BIRMINGHAM, Ala. —
Many African Americans watching protests calling for easing restrictions meant to slow the spread of the new coronavirus see them as one more example of how their health, their safety and their rights just don’t seem to matter.
To many, it seems that the people protesting — who have been predominantly white — are agitating for reopening because they won’t be the ones to suffer the consequences. So far, the facts are proving them right: The consequences of keeping some businesses open have been falling disproportionately on the shoulders of black people and other marginalized groups.
“There has always been a small, white ruling class that has been OK with seeing certain populations as disposable,” said LaTosha Brown, founder of the Black Voters Matter Fund, a power-building organization based in the South.
The pandemic has highlighted — and often deepened — gaping inequalities in the United States and around the world.
Black people are dying in disproportionate numbers from COVID-19 in the United States; people of color are especially exposed because they are more likely to hold many of the jobs that were deemed essential; and, as the reopening starts, they are likely to be among those whose workplaces open first. For instance, in New York City, the epicenter of the U.S. outbreak, black people make up just under 25% of the population, but more than 40% of public transit workers.
Delmonte Jefferson, a black public health professional in Atlanta, said African Americans and other people of color want to mitigate the economic damage as much as anyone else — especially since those groups are among the ones who are suffering the most from the downturn. But they don’t want a return at all costs, he said.
“Even the thought of opening the country back up shows that African Americans aren’t being valued,” said Jefferson, executive director of the Atlanta-based National African American Tobacco Prevention Network.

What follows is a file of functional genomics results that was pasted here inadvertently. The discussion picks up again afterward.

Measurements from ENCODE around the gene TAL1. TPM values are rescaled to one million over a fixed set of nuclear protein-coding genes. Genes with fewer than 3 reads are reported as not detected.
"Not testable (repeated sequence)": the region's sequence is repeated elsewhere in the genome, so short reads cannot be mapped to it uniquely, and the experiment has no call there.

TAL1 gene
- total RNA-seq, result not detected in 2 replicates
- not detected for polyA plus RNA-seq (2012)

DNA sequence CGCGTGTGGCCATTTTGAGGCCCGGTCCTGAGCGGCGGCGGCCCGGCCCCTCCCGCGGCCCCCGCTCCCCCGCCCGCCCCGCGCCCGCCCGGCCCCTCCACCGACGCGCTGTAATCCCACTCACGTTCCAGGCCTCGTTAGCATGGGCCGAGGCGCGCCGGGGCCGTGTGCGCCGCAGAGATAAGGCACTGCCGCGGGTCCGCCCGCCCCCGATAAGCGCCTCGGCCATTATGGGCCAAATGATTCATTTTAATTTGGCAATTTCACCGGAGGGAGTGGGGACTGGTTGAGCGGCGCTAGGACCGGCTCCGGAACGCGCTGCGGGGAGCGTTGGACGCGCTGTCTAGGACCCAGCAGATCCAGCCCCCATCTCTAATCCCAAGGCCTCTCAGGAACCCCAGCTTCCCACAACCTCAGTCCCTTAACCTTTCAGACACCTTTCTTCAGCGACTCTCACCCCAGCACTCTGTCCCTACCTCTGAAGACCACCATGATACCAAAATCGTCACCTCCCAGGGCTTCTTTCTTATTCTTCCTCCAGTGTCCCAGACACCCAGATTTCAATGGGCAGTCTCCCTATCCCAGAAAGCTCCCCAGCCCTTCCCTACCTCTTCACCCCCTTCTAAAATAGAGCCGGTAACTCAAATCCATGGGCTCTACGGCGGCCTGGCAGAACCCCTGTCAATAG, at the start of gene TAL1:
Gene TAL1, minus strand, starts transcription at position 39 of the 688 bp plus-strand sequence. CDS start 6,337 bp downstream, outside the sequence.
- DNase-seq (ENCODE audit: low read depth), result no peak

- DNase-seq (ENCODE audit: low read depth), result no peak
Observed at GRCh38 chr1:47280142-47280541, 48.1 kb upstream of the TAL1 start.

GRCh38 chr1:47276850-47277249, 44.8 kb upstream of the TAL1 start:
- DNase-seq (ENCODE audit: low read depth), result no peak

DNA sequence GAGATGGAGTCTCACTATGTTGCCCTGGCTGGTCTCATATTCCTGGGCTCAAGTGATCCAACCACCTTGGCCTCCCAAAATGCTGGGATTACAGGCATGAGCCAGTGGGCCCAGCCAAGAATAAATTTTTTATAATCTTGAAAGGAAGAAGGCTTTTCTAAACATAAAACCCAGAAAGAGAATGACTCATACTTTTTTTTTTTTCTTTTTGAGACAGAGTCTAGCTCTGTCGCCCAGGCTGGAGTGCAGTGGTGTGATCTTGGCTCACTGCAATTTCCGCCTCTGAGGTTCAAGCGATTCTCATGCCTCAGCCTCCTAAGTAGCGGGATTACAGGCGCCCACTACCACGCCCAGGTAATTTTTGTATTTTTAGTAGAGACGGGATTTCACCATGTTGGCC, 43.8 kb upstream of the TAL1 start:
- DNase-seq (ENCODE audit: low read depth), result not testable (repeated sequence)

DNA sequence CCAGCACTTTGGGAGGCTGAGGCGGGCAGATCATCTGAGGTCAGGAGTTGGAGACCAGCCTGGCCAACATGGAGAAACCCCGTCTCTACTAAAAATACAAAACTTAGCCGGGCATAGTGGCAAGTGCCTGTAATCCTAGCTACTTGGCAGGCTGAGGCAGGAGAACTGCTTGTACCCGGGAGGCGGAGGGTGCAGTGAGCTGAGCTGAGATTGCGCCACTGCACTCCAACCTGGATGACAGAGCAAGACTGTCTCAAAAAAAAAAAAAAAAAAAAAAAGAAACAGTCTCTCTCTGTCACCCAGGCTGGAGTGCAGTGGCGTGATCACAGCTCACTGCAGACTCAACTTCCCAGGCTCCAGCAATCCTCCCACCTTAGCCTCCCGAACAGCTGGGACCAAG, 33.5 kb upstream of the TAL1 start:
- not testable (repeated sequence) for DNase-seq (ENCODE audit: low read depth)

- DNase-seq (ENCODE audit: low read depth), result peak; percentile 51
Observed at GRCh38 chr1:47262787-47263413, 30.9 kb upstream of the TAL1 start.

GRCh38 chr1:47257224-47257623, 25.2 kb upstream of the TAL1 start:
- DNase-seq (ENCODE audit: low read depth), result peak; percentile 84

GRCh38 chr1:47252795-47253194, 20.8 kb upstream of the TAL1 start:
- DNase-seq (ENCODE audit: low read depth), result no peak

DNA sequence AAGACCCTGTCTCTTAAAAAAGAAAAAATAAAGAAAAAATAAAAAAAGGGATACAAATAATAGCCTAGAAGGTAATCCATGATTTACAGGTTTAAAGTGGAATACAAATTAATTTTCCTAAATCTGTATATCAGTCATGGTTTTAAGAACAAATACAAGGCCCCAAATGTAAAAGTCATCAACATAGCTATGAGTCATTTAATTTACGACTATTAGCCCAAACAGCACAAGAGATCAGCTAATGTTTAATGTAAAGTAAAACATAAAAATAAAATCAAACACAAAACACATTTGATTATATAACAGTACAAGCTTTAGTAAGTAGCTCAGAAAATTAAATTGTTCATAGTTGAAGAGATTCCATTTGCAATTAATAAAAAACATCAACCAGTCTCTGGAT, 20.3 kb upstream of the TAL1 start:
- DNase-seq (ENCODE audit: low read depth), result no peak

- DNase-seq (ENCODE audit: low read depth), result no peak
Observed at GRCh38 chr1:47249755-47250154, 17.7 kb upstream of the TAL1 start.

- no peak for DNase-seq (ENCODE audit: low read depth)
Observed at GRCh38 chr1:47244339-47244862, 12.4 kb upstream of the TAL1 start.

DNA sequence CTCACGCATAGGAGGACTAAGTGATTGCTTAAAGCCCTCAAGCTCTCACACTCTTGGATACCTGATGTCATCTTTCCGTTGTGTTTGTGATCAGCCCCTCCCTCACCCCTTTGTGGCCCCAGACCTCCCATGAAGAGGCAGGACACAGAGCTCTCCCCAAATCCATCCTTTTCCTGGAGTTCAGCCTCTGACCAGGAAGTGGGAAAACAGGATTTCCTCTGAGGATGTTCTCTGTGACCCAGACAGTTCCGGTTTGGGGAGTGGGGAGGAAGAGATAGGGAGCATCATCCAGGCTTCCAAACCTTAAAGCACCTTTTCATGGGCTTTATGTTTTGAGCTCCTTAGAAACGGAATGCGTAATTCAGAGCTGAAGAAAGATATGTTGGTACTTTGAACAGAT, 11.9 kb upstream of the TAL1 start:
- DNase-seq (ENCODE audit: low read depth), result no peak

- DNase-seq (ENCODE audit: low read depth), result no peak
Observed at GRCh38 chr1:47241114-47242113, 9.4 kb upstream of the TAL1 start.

Some “reopen” protests have included black speakers, and a handful of black people have attended. But images of the rallies and Facebook pages dedicated to the movement indicate the vast majority of supporters are white.
Demonstrators from Alabama to Michigan haven’t focused on race. Instead, they advocate preserving constitutional freedoms and talk about the catastrophic toll on small businesses. The protesters have included organized groups like anti-vaccine advocates, gun-rights supporters and even a militia, and many have expressed support for President Donald Trump, reflecting the way the discussion has become partisan.
But many African Americans say the fact that protesters are advocating a riskier path reveals a privileged position — as does their ability to flout social-distancing rules and even brandish weapons.
The complaints from protesters that their rights are being trampled, for instance, comes across as misinformed and misguided to racial minorities who have been oppressed for generations, said Nadia Richardson, who heads No More Martyrs, a nonprofit focused on the mental health of black women.
“It looks like from that perspective (it’s) a group of people who don’t really understand what it is to have your rights violated,” said Richardson.